The Register: Experts warn UK court digitisation is moving too fast and breaking too many things

The Register: Experts warn UK court digitisation is moving too fast and breaking too many things. “Ambitious plans to digitise Her Majesty’s Courts and Tribunal Service via a £1bn modernisation programme should be slowed down even further, MPs heard this week. The Ministry of Justice is seeking to cut costs by closing courts and putting services online. That programme is due to be completed in 2023, three years later than originally planned.”

Lexology: Time travel in the Federal Court of Australia – WayBack Machine print-outs admissible* as evidence

Lexology: Time travel in the Federal Court of Australia – WayBack Machine print-outs admissible* as evidence. “On this basis, there would now seem to be some prospect of getting print-outs of web pages obtained via the WayBack Machine into evidence where: (a) the web pages belong to or are otherwise controlled by a party to the proceedings; and (b) discovery has been sought from that other party and not yielded the content of the web pages.”

KUER: Database Sheds Light On Child Deaths During Family Court Cases

KUER: Database Sheds Light On Child Deaths During Family Court Cases. “Over the last decade, more than 700 children have been killed by a parent or guardian in the midst of a family court case like divorce or custody hearings. That’s according to a new database by the Center for Judicial Excellence that for the first time quantifies these deaths — 11 of which occurred in Utah.”

Ars Technica: Algorithms should have made courts more fair. What went wrong?

Ars Technica: Algorithms should have made courts more fair. What went wrong?. “Kentucky lawmakers thought requiring that judges consult an algorithm when deciding whether to hold a defendant in jail before trial would make the state’s justice system cheaper and fairer by setting more people free. That’s not how it turned out.”

New Zealand Herald: Google under fire again over British backpacker Grace Millane case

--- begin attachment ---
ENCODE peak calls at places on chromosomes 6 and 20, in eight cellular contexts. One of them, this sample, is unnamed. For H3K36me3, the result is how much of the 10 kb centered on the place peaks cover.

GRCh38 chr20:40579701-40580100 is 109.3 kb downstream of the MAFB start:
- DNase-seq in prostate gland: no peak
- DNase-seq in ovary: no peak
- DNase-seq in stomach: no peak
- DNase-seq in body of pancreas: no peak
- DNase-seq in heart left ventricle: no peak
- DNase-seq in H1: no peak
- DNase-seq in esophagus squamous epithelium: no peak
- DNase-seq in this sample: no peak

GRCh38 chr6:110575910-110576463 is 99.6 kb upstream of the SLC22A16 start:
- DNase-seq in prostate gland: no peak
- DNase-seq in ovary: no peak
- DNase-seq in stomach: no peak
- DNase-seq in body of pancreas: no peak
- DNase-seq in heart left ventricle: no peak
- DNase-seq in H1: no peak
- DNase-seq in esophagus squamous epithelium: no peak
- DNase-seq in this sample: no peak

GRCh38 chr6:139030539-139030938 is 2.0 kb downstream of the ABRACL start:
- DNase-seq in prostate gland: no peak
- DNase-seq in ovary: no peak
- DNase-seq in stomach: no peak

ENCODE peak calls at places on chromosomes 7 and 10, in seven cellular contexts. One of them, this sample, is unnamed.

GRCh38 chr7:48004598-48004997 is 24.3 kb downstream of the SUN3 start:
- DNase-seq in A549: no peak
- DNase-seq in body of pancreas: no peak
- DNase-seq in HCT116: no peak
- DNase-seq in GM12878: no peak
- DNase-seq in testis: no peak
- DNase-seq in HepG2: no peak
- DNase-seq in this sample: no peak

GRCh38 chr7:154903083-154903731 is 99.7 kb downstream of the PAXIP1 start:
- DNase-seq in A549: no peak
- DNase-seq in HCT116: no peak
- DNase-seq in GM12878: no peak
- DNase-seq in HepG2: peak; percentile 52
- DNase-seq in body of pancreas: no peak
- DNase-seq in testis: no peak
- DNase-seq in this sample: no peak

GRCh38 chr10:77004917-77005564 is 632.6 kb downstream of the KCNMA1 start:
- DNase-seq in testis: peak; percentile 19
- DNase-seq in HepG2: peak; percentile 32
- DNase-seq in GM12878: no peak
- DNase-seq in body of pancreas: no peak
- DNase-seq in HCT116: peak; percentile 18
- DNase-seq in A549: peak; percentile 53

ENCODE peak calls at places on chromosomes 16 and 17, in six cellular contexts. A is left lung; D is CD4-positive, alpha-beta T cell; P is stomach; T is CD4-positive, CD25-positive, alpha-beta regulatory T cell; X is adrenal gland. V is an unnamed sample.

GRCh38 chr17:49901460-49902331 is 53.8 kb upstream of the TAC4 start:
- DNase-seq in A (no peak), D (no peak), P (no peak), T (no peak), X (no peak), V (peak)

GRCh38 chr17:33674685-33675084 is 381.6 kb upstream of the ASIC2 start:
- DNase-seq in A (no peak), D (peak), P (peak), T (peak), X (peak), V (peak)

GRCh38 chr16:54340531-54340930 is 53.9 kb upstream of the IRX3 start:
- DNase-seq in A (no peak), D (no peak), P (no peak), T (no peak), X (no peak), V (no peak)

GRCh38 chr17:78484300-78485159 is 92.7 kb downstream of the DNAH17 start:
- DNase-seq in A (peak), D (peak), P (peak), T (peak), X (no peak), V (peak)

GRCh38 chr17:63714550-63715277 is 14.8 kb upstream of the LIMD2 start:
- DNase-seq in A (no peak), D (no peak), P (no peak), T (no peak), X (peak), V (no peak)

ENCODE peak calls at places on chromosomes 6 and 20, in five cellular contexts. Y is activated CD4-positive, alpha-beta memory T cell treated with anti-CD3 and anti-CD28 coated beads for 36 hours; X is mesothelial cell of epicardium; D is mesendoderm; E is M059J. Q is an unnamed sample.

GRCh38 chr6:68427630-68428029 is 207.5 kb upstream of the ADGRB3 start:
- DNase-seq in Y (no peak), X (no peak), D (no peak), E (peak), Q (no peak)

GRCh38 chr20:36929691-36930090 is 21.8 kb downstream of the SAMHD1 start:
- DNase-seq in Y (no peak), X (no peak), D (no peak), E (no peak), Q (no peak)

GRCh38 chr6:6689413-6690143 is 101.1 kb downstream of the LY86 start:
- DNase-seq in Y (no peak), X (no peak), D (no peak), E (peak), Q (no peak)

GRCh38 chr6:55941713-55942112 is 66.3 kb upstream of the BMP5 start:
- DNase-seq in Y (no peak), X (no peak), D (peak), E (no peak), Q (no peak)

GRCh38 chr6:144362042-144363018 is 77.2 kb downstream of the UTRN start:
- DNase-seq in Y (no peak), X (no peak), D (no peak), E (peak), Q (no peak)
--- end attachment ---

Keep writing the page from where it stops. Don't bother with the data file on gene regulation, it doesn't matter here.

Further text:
New Zealand Herald: Google under fire again over British backpacker Grace Millane case. “Google is once again under fire for failing to remove links showing the identity of the man charged with the murder of British backpacker Grace Millane. Google said it had since removed the material.”

Conviction politics: How convicts shaped Australian democracy (Monash University)

Monash University: Conviction politics: How convicts shaped Australian democracy. “Convicts aren’t often celebrated for their contribution to the nation’s progressive political traditions, and that’s something Associate Professor Tony Moore, Monash historian and head of Communications and Media Studies, is trying to change…. Dr Moore has received an Australian Research Council Linkage Grant of $757,205, together with cash contributions from industry partners of $310,000, to raise awareness of our convict legacy. The work partly involves coding, analysing and visualising recently digitised convict archives.”

The Verge: Errors in cellphone location evidence force Denmark to review 10,000 verdicts

The Verge: Errors in cellphone location evidence force Denmark to review 10,000 verdicts. “Errors in cellphone location data have prompted authorities in Denmark to review 10,700 court cases to see if flawed evidence lead to incorrect convictions. The New York Times reports that the issues date back in 2012, and consist of two bugs. The first relates to how raw data from phone companies is converted into evidence by Danish police, and the second is a bug that could result in cellphones being linked to the wrong cellphone towers.”